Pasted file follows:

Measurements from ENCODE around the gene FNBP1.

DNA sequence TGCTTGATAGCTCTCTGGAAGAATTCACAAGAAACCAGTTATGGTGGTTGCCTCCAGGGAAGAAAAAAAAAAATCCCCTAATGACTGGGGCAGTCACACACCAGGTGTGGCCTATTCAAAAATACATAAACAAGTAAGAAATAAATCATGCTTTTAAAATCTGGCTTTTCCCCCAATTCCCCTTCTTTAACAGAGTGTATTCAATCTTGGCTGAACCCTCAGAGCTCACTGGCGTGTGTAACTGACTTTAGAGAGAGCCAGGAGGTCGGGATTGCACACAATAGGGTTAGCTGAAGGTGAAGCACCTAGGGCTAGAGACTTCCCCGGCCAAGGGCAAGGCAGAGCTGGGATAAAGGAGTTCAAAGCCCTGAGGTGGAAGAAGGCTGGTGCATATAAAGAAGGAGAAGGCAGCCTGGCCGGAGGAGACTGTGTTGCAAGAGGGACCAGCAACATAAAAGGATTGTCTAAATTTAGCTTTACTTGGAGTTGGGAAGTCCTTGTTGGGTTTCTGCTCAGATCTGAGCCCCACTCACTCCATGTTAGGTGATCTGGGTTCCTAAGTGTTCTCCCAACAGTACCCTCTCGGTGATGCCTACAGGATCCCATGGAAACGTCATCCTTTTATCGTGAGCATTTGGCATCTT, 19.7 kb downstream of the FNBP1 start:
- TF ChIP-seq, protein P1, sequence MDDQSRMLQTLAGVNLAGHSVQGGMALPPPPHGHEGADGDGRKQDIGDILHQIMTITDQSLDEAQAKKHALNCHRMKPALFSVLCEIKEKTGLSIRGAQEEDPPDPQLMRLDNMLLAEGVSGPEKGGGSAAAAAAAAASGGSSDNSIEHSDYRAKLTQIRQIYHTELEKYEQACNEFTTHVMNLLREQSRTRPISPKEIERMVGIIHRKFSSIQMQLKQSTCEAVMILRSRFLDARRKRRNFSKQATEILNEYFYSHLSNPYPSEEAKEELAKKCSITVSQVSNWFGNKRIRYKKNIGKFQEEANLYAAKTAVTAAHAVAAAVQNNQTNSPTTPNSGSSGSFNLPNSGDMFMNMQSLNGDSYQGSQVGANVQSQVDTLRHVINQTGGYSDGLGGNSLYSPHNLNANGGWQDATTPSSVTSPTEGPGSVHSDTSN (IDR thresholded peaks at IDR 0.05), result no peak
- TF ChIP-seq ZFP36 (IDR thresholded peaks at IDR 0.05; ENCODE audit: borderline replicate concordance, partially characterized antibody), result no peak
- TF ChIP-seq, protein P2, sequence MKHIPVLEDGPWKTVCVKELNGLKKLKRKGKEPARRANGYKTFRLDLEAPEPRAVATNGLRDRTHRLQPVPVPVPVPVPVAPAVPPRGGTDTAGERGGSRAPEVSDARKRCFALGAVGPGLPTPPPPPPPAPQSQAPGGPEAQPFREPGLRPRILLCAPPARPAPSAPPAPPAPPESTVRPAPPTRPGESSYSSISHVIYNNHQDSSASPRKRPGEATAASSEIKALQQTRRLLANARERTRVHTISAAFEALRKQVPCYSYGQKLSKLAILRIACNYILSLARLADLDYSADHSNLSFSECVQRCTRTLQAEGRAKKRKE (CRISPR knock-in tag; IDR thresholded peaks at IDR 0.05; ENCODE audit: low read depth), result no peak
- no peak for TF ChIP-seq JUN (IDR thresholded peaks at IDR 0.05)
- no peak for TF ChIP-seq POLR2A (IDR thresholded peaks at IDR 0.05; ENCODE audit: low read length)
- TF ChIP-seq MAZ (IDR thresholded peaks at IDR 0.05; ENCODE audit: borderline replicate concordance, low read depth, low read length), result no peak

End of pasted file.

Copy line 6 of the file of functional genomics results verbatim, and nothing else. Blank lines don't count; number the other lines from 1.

- no peak for TF ChIP-seq JUN (IDR thresholded peaks at IDR 0.05)